Tag: Technology

Taking Stock of the Feedback on Plan S Implementation Guidance – The Scholarly Kitchen

From Lisa Janicke Hinchliffe in The Scholarly Kitchen:

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Like many others, I found myself reading response after response after response to cOAlition S’ call for feedback on the Guidance on the Implementation of Plan S last week. The volume of response is staggering. Statements have poured in from individual and groups — publishers, scholarly societies, disciplinary repositories, scholarly communications platforms, funding agencies, publishing professionals, libraries, library associations, and researchers themselves. As the deadline drew near on Friday, I could hardly “right click/open link in new tab” fast enough as my Twitter feed scrolled by. The input from Norway alone has reached 885 pages. The Open Access Tracking Project currently has almost 400 documents tagged oa.plan_s. reddit Open Science and Scholia/wikidata have also been tracking replies. One imagines that there is feedback that has not been shared publicly as well.

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Source: Taking Stock of the Feedback on Plan S Implementation Guidance – The Scholarly Kitchen

More Scholarly Communications Consolidation as Institutional Repository Provider DuraSpace Merges into Lyrasis – The Scholarly Kitchen

From Roger C. Schonfeld via the Scholarly Kitchen:

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Source: More Scholarly Communications Consolidation as Institutional Repository Provider DuraSpace Merges into Lyrasis – The Scholarly Kitchen

Recording and Slides Available from the Hot Topics Series: The 2.5% Commitment: Investing in Open – Duraspace.org

From Carol Minton Morris at Duraspace:

“Members of Duraspace are among leaders of institutions from all over the world who share a belief that our digital scientific and cultural heritage should be preserved and made accessible for future generations. Members of DuraSpace have been invited to become part of a conversation that aims to begin an investigation into what it will take to sustain the emerging set of open technologies that underpin the open scholarly ecosystem we all depend on.The recording and slides from “The Future Will Be Open?” series kick-off webinar on May 17: “The 2.5% Commitment: Investing in Open” are now available. This webinar focused on David Lewis’ proposal for a 2.5% investment in open infrastructure and how it aims to make visible the investments academic libraries make in open infrastructure and content.”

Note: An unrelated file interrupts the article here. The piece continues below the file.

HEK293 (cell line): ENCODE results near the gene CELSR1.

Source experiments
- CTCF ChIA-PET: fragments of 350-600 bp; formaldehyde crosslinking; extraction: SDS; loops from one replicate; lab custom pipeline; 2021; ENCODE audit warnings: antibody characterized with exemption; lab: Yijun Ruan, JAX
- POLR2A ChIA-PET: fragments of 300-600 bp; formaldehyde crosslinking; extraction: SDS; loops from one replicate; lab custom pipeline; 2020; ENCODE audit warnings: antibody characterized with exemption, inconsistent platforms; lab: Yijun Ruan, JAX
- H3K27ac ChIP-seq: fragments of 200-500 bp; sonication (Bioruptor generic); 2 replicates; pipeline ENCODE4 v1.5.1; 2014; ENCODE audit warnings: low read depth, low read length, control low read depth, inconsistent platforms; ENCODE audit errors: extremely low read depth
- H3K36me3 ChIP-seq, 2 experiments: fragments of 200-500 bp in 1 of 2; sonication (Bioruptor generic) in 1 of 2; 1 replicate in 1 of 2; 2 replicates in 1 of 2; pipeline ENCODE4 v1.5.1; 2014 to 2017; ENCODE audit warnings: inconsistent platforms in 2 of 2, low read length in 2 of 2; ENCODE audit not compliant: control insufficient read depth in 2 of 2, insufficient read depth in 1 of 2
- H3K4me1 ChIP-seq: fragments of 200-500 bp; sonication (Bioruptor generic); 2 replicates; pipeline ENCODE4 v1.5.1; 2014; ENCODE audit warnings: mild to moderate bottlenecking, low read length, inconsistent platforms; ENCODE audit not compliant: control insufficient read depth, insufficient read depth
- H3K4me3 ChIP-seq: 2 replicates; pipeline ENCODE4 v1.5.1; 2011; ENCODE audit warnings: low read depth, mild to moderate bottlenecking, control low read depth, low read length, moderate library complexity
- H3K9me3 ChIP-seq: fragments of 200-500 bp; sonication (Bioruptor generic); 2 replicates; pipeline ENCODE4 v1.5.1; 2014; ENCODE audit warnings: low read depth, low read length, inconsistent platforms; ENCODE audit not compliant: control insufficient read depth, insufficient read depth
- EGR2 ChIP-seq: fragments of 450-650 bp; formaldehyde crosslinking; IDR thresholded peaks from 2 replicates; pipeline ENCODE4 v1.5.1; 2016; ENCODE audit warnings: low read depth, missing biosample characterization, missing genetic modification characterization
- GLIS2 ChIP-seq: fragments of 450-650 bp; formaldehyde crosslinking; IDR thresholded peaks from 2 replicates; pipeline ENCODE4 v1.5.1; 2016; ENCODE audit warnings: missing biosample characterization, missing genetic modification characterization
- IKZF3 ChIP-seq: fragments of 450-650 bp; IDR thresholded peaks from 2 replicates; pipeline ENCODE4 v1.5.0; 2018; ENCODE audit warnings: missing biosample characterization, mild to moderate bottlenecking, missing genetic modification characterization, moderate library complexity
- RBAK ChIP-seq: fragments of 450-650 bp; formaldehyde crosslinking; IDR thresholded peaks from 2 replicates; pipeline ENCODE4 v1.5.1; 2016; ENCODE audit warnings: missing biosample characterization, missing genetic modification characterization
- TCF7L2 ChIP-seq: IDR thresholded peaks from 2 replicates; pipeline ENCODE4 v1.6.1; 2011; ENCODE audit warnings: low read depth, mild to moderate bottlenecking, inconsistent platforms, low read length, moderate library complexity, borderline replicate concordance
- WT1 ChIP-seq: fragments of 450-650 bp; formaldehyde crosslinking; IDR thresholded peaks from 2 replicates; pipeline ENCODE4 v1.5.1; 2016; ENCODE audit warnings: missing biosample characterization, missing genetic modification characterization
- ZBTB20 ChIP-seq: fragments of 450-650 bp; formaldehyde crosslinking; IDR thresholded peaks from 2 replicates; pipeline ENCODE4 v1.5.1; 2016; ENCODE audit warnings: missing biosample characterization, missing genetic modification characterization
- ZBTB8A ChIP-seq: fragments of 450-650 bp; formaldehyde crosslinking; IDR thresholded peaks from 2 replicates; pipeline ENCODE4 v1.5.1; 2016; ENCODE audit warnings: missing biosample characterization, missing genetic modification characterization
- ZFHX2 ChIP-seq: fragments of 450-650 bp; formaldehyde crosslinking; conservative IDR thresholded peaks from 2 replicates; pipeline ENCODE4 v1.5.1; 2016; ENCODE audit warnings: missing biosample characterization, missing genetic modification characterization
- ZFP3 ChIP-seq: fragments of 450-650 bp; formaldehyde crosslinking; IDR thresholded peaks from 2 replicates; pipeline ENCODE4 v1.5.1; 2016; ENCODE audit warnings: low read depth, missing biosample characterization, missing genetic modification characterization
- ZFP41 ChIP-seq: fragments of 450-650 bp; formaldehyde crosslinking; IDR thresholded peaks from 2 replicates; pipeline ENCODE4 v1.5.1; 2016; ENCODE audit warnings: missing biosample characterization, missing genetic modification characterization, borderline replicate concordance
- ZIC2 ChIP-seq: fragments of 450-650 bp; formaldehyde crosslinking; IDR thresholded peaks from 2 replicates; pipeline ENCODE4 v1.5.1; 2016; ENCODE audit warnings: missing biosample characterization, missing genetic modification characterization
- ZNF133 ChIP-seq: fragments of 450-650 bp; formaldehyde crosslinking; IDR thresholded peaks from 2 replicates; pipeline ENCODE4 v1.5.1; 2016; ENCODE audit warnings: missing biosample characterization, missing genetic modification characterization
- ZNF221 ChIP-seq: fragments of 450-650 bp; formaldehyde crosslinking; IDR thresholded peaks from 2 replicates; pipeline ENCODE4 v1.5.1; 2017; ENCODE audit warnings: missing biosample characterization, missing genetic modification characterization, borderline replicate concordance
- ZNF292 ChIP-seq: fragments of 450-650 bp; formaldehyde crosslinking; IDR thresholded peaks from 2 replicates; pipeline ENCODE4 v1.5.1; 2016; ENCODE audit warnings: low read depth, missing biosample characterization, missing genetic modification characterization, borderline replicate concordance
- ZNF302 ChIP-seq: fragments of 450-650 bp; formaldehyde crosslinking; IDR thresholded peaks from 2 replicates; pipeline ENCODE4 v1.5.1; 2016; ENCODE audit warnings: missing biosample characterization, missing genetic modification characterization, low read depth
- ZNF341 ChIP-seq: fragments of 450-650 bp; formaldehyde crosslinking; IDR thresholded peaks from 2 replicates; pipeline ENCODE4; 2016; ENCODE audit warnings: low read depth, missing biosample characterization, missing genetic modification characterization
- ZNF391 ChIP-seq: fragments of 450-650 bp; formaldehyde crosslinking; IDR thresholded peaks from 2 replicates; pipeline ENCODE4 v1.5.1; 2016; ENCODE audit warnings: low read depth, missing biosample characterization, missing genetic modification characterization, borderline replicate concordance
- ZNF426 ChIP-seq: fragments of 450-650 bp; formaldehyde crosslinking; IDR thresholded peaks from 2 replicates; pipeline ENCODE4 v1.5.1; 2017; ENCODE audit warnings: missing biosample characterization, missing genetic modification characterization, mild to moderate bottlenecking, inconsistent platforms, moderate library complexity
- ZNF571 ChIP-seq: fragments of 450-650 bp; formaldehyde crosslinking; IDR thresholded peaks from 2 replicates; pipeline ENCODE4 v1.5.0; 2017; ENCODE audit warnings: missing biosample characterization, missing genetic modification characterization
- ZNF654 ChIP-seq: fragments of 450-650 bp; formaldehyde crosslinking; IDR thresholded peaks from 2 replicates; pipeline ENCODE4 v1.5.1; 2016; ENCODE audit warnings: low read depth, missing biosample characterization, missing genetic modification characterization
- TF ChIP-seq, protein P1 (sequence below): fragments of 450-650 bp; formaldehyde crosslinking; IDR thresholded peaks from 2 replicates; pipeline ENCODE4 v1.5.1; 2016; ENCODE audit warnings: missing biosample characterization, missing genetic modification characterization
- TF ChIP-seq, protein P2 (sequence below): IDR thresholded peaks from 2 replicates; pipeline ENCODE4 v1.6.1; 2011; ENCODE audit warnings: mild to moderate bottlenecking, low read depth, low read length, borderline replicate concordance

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Source: Recording and Slides Available from the Hot Topics Series: The 2.5% Commitment: Investing in Open – Duraspace.org

A Mass of Copyrighted Works Will Soon Enter the Public Domain | The Atlantic

From the Glenn Fleishman at The Atlantic:

The Great American Novel enters the public domain on January 1, 2019—quite literally. Not the concept, but the book by William Carlos Williams. It will be joined by hundreds of thousands of other books, musical scores, and films first published in the United States during 1923. It’s the first time since 1998 for a mass shift to the public domain of material protected under copyright. It’s also the beginning of a new annual tradition: For several decades from 2019 onward, each New Year’s Day will unleash a full year’s worth of works published 95 years earlier.

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Source: A Mass of Copyrighted Works Will Soon Enter the Public Domain – The Atlantic

How Do You Stay Informed About Scholarly Communications? | The Scholarly Kitchen

From Ann Michael via The Scholarly Kitchen:

“Back in October of 2014, we asked the Chefs how they stay informed about scholarly publishing. Since several years have passed, we were curious if any of the Chefs had found new channels of information or new ways to effectively digest all that is going on around us. We also thought that it was past time to broaden the question and consider all of scholarly communications, not just publishing.

So this month we asked the Chefs: How do you stay informed about scholarly communications?”

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Source: how chefs stay informed about scholarly communication

Focusing on Value – 102 Things Journal Publishers Do (2018 Update) – The Scholarly Kitchen

From the Scholarly Kitchen:

“The first version of this list was created back in the summer of 2012, at a time when publishers were being challenged repeatedly to prove they added value beyond managing peer review and some basic copy editing and formatting….This update is a reframing and expansion of the list. I’ve changed the motif from the cost perspective (expense, level of difficulty, and duration) to the value perspective (uniqueness, value, importance). The list has always been implicitly a list of things journal publishers do, so this year I’ve made that explicit in the headline. “

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Source: Focusing on Value – 102 Things Journal Publishers Do (2018 Update) – The Scholarly Kitchen